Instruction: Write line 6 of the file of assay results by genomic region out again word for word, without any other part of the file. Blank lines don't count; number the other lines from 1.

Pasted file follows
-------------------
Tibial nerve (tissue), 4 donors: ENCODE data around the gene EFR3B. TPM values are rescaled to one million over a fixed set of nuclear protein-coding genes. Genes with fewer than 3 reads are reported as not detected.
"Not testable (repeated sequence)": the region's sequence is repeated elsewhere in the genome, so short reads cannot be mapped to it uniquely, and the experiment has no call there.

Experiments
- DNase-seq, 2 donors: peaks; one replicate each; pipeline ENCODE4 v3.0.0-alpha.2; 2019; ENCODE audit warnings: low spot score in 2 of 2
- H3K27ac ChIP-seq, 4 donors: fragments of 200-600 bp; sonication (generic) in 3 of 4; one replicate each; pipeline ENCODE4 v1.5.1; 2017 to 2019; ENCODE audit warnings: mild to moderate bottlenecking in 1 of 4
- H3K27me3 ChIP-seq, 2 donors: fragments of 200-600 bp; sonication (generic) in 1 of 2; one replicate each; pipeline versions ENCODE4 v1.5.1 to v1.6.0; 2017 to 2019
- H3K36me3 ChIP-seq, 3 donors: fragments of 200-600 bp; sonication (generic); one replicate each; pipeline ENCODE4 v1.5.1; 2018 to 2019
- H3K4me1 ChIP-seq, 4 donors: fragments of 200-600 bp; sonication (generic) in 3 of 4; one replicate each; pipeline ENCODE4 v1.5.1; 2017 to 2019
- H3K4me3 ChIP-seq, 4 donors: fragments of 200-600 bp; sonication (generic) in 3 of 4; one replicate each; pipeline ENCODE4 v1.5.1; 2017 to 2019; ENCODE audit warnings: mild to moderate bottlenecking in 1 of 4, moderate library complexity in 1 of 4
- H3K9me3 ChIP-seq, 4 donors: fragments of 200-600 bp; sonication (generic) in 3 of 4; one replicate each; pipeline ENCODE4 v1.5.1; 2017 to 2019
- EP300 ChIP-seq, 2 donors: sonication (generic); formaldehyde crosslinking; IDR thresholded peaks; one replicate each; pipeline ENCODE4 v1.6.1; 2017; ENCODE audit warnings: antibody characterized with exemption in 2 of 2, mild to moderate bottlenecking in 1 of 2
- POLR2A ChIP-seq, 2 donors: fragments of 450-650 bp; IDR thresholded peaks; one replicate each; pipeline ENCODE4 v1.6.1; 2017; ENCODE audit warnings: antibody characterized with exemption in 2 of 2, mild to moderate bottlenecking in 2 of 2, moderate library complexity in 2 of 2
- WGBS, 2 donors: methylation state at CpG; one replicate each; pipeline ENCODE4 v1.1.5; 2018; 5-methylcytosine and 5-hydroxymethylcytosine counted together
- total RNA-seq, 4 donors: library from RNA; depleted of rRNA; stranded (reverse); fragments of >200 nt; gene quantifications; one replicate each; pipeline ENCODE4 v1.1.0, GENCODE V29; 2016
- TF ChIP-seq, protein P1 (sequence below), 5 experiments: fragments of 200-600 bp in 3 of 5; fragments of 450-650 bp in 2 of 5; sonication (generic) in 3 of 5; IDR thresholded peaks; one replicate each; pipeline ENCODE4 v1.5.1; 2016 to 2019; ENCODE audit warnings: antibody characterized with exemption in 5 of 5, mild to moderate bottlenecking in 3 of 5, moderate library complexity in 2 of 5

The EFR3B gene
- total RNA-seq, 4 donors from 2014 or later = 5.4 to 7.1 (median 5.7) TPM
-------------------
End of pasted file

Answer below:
- H3K27me3 ChIP-seq, 2 donors: fragments of 200-600 bp; sonication (generic) in 1 of 2; one replicate each; pipeline versions ENCODE4 v1.5.1 to v1.6.0; 2017 to 2019